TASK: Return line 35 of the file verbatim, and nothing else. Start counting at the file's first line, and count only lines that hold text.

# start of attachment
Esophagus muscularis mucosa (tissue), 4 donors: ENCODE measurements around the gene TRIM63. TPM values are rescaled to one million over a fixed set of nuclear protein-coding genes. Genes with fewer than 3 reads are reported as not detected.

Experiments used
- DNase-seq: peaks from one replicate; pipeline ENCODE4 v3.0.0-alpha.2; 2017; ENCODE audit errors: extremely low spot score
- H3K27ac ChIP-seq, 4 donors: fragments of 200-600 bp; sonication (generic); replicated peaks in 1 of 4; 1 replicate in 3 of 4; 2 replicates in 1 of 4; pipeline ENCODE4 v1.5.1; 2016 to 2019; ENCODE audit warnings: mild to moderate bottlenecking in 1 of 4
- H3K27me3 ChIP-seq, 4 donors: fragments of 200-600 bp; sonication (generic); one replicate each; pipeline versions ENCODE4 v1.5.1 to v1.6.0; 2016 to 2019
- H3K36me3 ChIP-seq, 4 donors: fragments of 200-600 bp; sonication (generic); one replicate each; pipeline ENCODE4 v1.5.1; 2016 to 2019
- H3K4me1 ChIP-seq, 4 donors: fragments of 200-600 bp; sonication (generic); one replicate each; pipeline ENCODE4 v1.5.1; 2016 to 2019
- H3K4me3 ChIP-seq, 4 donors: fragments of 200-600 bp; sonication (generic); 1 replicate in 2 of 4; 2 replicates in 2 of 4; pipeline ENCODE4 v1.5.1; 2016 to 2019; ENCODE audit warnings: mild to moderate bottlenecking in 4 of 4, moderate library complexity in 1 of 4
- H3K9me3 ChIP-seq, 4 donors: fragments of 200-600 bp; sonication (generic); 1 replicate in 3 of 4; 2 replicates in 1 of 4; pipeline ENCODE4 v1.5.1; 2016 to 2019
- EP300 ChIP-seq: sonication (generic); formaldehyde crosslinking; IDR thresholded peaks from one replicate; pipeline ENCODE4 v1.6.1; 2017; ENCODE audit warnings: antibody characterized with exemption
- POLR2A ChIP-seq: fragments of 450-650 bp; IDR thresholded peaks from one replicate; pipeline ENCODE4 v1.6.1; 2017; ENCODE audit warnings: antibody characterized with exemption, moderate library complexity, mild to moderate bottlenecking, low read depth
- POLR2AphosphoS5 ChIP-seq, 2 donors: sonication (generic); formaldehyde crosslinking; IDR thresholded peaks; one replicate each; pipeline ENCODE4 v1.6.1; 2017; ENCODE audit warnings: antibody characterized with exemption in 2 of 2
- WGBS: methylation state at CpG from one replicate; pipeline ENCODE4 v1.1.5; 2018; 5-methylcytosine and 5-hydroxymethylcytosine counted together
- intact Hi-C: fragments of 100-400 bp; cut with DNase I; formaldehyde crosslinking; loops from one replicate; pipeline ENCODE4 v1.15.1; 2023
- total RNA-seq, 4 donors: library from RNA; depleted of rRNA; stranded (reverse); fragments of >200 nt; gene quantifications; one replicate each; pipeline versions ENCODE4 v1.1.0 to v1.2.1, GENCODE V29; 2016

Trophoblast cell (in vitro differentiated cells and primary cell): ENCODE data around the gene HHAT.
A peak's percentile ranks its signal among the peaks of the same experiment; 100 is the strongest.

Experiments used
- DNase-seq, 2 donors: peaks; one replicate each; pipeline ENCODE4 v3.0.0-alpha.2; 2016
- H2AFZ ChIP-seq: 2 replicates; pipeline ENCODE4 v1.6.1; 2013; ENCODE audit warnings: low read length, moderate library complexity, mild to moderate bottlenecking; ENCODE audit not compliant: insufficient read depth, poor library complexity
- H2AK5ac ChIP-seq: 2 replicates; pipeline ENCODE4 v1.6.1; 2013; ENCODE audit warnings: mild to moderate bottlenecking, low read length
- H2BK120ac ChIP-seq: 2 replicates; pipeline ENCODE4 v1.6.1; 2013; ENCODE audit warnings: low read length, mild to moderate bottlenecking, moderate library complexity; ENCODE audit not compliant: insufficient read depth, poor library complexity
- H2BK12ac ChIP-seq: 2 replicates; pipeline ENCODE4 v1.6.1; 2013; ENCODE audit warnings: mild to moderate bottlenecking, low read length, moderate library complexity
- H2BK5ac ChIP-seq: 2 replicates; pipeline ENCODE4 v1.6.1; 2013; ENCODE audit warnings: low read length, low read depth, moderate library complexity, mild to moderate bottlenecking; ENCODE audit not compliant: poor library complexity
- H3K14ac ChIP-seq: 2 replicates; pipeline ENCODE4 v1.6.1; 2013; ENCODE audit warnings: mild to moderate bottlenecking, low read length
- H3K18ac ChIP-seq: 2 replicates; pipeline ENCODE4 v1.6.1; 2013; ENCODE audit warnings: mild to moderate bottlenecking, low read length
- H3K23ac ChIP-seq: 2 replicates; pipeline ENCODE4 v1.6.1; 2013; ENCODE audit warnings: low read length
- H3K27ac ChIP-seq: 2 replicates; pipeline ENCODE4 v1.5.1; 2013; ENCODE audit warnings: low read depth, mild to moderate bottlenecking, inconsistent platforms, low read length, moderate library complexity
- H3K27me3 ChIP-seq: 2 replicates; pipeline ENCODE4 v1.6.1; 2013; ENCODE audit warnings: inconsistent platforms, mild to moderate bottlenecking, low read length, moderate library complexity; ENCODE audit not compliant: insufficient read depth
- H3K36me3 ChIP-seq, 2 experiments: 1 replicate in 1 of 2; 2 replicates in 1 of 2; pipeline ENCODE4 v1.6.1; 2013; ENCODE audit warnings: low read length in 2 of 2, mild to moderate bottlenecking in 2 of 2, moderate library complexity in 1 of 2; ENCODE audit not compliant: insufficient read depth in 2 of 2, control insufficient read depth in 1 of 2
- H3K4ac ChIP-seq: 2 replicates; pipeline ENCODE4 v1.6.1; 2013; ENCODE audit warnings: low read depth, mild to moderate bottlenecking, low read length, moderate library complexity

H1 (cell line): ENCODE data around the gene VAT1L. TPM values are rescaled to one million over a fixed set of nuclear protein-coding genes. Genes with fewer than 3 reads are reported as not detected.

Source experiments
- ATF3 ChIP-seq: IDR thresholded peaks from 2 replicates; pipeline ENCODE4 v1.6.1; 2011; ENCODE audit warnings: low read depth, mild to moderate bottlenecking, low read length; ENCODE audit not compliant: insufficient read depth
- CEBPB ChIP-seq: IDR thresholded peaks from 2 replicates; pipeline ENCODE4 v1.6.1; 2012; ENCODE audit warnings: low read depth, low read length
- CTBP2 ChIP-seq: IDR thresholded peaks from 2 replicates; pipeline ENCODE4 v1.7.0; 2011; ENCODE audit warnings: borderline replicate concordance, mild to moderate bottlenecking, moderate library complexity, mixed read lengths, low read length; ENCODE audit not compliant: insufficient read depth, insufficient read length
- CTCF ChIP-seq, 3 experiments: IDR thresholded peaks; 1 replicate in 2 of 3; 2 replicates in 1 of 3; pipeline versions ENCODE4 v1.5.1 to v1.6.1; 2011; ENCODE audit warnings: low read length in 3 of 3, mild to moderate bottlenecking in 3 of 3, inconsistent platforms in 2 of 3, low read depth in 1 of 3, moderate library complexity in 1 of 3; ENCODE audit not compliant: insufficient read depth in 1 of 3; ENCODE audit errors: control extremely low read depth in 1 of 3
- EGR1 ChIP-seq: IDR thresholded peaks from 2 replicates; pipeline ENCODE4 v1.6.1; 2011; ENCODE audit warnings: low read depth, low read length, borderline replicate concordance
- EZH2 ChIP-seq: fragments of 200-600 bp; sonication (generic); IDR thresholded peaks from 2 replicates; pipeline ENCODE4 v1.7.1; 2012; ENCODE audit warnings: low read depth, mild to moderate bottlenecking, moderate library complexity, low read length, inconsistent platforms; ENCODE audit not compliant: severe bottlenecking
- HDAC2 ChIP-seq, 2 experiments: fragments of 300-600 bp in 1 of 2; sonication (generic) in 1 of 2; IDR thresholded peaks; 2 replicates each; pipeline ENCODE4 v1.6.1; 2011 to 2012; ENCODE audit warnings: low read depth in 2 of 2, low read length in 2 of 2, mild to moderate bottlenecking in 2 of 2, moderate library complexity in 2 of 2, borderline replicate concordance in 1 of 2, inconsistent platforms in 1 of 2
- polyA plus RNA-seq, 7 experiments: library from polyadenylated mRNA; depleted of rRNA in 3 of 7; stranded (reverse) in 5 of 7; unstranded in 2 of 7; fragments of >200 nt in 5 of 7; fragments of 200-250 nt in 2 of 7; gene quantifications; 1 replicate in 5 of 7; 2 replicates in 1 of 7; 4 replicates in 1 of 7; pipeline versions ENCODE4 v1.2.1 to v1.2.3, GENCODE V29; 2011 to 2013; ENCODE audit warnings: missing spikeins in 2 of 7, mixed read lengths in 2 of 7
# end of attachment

- CEBPB ChIP-seq: IDR thresholded peaks from 2 replicates; pipeline ENCODE4 v1.6.1; 2012; ENCODE audit warnings: low read depth, low read length